- GBP/USD well supported above 1.2520
- U.S. inflation data due on Tuesday
- UK inflation, wages, GDP and retail sales on tap
Image © Adobe Images
The Pound to Dollar exchange rate remains well supported and the coming week's heavy UK and U.S. economic calendars could offer the chance of a return to the 1.27 level.
The Dollar remains 2024's top-performing currency, but it has lost some impetus of late and has failed to exact any significant damage against Pound Sterling, despite the stellar U.S. economic data prints.
The Pound has withstood the USD's onslaught better than its G10 peers, which speaks of a resilience that is unlikely to fade anytime soon, particularly if this week's data confirms the UK economy picked up steam at the start of the year.
Above: GBP/USD remains well supported. The 1.27 pivot line looks an attractive target in the coming days. Track GBP and USD with your own custom rate alerts. Set Up Here
Data surprises from the U.S. have been resolutely strong over recent weeks, and we will need to see this pattern repeated in the coming days to keep the positive USD momentum going.
We question whether we have reached 'peak surprise' on the U.S. economy and the Dollar; i.e. expectations are already so elevated that the biggest currency reaction will be to any disappointments from data undershoots. It might just be the case that we need increasingly eye-popping releases to keep the USD impetus going.
This is why Tuesday's U.S. CPI inflation release will be so important: if we get a consensus-busting report, then we will look for further upside that pushes the Pound to Dollar exchange rate back down to the medium-term support at 1.2500/20 (tested last week).
This support looks firm, and we imagine U.S. inflation must beat the expected 0.2% month-on-month figure that the markets expect by some margin. (Expectations for year-on-year = 3.0%).
Should the U.S. inflation numbers undershoot expectations, we would look for a solid rebound in Pound-Dollar back towards the 1.27 level that has acted as a magnet to the pair for most of 2024.
Above: Contributions to U.S. CPI inflation, image courtesy of ANZ.
Also watch U.S. retail sales on Thursday, where a beat on the expected 0.1% m/m growth can signal the U.S. consumer remains unfazed by the Fed's interest rate rises, which can signal upside risks to inflation.
The UK calendar is busy with inflation, wages, GDP, and retail sales being dumped on investors, which have already reduced expectations for the number of interest rate cuts to come from the Bank of England's Monetary Policy Committee (MPC) in 2024.
"GBP has clawed back into a perceived 1.26-1.30 range but remains vulnerable to the market's interpretation of next week’s data and the shifting bias of comments from MPC members," says Tim Riddell, a strategist at Westpac Bank.
Should data beat expectations, expect rate cut bets to reduce further, leading to Pound-Dollar upside.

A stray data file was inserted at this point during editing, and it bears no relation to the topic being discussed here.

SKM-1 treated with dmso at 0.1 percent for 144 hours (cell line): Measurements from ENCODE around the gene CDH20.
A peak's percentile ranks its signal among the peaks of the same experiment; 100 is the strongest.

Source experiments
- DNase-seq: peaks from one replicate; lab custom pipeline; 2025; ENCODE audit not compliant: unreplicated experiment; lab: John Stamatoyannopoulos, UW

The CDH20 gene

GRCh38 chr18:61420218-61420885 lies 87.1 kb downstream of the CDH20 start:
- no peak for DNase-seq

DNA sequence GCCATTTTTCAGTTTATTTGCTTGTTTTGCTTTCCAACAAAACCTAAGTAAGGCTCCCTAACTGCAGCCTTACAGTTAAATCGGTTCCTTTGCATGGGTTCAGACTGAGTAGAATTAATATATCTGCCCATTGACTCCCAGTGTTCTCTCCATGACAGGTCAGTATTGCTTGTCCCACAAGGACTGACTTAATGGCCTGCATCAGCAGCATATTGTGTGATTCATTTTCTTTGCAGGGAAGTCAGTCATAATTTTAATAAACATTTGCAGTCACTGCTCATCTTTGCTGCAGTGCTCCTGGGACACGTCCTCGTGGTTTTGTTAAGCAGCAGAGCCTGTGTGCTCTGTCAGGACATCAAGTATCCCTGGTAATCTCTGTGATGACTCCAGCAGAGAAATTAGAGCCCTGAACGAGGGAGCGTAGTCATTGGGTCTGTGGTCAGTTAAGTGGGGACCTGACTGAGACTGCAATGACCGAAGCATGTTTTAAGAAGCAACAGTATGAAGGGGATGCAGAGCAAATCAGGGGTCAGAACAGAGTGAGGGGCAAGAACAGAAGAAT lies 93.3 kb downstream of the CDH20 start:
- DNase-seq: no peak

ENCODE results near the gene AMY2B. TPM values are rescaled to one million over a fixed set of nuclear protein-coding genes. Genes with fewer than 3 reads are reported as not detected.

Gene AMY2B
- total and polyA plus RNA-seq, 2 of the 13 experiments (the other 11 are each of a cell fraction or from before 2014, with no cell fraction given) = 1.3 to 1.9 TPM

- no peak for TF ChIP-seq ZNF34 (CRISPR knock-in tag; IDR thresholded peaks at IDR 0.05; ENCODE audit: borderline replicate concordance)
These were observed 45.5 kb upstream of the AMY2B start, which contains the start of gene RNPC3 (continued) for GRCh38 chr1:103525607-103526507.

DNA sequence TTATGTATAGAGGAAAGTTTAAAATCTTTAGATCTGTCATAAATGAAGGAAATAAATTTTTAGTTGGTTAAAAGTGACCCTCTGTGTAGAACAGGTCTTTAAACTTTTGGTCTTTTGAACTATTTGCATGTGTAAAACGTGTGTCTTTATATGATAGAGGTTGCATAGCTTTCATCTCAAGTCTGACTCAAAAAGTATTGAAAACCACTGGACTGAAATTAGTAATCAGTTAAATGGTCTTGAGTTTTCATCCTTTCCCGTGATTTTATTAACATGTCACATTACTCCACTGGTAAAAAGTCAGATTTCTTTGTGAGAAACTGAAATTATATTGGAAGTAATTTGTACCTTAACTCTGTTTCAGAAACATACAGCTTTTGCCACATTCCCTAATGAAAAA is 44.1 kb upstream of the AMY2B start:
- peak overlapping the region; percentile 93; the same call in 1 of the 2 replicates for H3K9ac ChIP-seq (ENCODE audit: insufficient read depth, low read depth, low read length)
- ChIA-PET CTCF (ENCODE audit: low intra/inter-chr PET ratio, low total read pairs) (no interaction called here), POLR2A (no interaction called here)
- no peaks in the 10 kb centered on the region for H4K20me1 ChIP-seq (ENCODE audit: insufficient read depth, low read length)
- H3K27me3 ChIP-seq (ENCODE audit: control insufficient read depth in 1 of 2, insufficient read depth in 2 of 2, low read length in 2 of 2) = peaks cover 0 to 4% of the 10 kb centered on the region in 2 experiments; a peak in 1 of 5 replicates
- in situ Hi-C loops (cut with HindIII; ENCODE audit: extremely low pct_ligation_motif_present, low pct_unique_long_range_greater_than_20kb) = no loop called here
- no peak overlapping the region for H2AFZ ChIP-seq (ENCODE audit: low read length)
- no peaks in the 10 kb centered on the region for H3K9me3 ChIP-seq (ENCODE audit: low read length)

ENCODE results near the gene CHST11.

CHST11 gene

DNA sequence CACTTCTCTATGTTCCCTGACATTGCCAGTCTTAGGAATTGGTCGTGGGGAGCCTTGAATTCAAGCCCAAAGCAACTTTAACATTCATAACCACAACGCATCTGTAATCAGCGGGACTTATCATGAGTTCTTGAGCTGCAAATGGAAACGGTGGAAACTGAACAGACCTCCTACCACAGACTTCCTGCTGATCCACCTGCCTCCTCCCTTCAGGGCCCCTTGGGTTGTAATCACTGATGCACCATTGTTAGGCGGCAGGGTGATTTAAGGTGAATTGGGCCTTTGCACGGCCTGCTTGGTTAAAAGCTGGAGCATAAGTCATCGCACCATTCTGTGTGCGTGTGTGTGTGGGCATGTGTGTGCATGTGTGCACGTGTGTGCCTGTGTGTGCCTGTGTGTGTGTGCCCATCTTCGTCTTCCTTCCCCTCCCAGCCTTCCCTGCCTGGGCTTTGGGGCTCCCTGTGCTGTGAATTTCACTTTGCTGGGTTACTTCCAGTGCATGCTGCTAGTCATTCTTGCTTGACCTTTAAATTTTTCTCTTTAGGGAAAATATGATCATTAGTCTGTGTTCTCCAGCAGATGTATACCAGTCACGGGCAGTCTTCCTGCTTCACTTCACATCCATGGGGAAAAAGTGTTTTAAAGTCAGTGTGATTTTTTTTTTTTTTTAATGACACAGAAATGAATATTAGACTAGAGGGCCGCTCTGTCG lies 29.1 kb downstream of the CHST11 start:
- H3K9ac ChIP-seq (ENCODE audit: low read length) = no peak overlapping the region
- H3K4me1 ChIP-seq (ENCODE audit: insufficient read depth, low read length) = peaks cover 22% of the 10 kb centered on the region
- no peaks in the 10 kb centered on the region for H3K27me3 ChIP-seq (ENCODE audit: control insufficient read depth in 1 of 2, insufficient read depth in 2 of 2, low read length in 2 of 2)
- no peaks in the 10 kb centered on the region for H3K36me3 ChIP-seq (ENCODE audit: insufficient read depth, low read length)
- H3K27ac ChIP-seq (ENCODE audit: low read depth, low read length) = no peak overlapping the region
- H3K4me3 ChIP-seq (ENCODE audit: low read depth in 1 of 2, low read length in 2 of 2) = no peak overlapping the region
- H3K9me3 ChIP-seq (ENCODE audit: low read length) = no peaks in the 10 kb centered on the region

Monthly wage data will be released on Tuesday, where a 5.7% 3M/yr reading is expected for December. Inflation is due Tuesday, and markets expect headline CPI inflation to read at -0.3% m/m and 4.1% y/y in January, with the important core CPI rate at 5.2% y/y.
Above: "PAYE data point to another hefty rise in wages" - Pantheon Macroeconomics.
UK GDP data for December 2023, Q4 and full-year 2023 are due on 15 February at 07:00 GMT; the market looks for -0.1% m/m, -0.1 q/q and 0.2% y/y for the respective releases.
"The UK economy remains on the very cusp of a recession, with our forecast of a 0.2% fall in December GDP enough to deal the final blow and deliver a mild 0.1% contraction in output in the final three months of the year," says Gabriella Willis, UK economist at Santander CIB. "After the fall in GDP already logged in the three months to September, this would be enough to give the UK the unwelcome 'badge' of recession."
Above: A lot of bad news is already priced into the UK retail sector heading into Friday's release. Image: ING Bank.
Friday brings retail sales data; one only needs to recall that January's release of December retail numbers provided the biggest surprise for the month, sending the Pound lower.
Another weak outturn could result in a dour end to the walk, although we note that survey data has suggested the economy picked up steam January, which suggests the figures could land on the positive side.
With wage growth continuing to outstrip inflation, the outlook for UK consumers has improved markedly, and this will offer pretty conditions for retailers in the months ahead.
Simon French, Chief Economist and Head of Research at Panmure Gordon, says despite the soft retail data, "the UK’s economic outlook has improved markedly over the last twelve months. Benchmarking its economic momentum against other major European economies, the UK has moved up from 8th of 9 last January, to 3rd of 9 currently."